3 Essential Financial Moves in Your 30s and 40s
Create the guardrails that will build security and protect loved ones
In your 30s and 40s making smart money decisions requires deft juggling skills. These are typically years when your income is growing as you enter your career sweet spot. At the same time, you may be settling into family life with a partner and kids, developments that can pull you in a gazillion expensive directions.
How you deploy your growing income over the next few decades is going to play an outsize role in your security in retirement. This is the period in which a few bad money habits can make a mess of things down the line.
Avoiding that fate is not super complicated. Committing to just three core strategies in your 30s and 40s will set you up for long-term success.
Create a defense against lifestyle creep. Making more money as your career progresses is wonderful — and hard earned! — but can become a trap if you spend a lot more, too. You buy the nicer car, because you can. You take more vacations, or more expensive ones, because you can. You expand the dining-out budget because you can, upgrade your wine and spirits of choice.
You’re not really giving much thought to the consequence of spending more: saving less. Which in the moment won’t feel like an issue, but just wait until you cross the rubicon of 50 and start wondering how you’ll pay for the kids’ (who you’ve maybe even yet to have) college. Or your retirement.
To avoid lifestyle creep, make sure that a big chunk of your rising income is earmarked for long-term goals. Every raise or bonus, save a set percentage. Maybe it’s 50%, maybe it’s 80%. Then knock yourself out with what’s left.
Let’s say you get a $10,000 raise. With an 80/20 division, $8,000 goes to long-term goals. Retirement, paying down your student loans, or adding to the home-down-payment savings account you’ve been adding to. The remaining $2,000 is yours to spend. On whatever.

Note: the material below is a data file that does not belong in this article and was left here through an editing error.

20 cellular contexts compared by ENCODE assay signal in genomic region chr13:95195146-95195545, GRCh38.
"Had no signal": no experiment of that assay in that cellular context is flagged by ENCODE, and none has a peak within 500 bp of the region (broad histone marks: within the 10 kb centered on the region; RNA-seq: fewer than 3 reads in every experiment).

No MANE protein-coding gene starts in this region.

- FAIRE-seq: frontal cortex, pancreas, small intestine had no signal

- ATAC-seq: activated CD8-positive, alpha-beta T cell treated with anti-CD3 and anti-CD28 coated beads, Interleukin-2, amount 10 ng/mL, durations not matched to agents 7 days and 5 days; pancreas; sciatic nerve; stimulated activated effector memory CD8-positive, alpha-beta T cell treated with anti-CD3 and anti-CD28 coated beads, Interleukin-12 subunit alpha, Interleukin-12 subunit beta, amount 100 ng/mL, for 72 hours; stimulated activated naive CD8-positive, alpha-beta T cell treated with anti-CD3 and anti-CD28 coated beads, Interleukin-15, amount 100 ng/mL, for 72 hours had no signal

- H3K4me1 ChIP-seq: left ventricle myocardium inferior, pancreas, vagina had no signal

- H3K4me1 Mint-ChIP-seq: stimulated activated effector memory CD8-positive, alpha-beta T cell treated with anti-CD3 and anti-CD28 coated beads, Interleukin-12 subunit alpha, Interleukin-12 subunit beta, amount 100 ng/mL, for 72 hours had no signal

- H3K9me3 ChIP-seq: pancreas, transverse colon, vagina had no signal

The right house for your financial goals. How much you spend on a house will play an outsize role in your financial life for decades. Before you follow the crowd and take out a 30-year fixed rate mortgage, consider how a 15-year mortgage might fit. If you have toddlers, you could be mortgage-free before they head to college, which gives you a big chunk of monthly cash flow you could use to help pay for college. You emerge in your 50s with a house paid off and neither you nor your kids are saddled with high college loan debt. (Or take the 30-year mortgage and then use a portion of every pay bump to pay it down faster.)
Size also matters. Opting for a three-bedroom rather than a four-bedroom can end up being more than $500,000 in extra retirement savings if you invest the savings from a smaller mortgage: https://www.rate.com/research/news/richer-retirement
And if you expect to work remotely, it’s worth exploring markets that are most affordable for first-time buyers: https://www.rate.com/research/news/most-affordable-first-buyers
Be kid smart. Of course you want to provide everything for your kids. But that thought tends to blind parents. Shortchanging your own future can end up ricocheting back on the kids. If you over-prioritize spending on kids, you increase the risk you won’t be able to retire with security. And down the line, your adult kids may need to step in with financial support. How’s that giving them everything?
Think you’ll make it all work out by turbocharging your retirement savings in your late 50s when they're out of the house? Or that you’ll keep working into your 70s? Look, those may be options, but research has found that workers in their 50s are prone to layoffs and rarely ever find another job that pays as well. If your plan requires a series of dominoes to fall exactly as you want, that’s risky.
So, calibrate your budget so you can continue to save for retirement while raising a family. And take a clear-eyed look at actual spending on kids. A survey found that one in five households is shelling out $500 a month (per kid) on afterschool sports. More than half of families surveyed spend between $100 and $500 a month: https://www.rate.com/research/news/kids-habit-dooming-retirement
Once college discussions begin, know there are plenty of great educations to be had at schools where the net price for a family does not require gobs of debt. Details for a financially smart college strategy: https://www.rate.com/research/news/price-private-college
The child-raising expense you should never scrimp on is term life insurance. To not have term life insurance is, well, dangerous parenting. Good news. It’s cheap: https://www.rate.com/research/news/some-personal-financial-challenges-are-actually-easy-to-overcome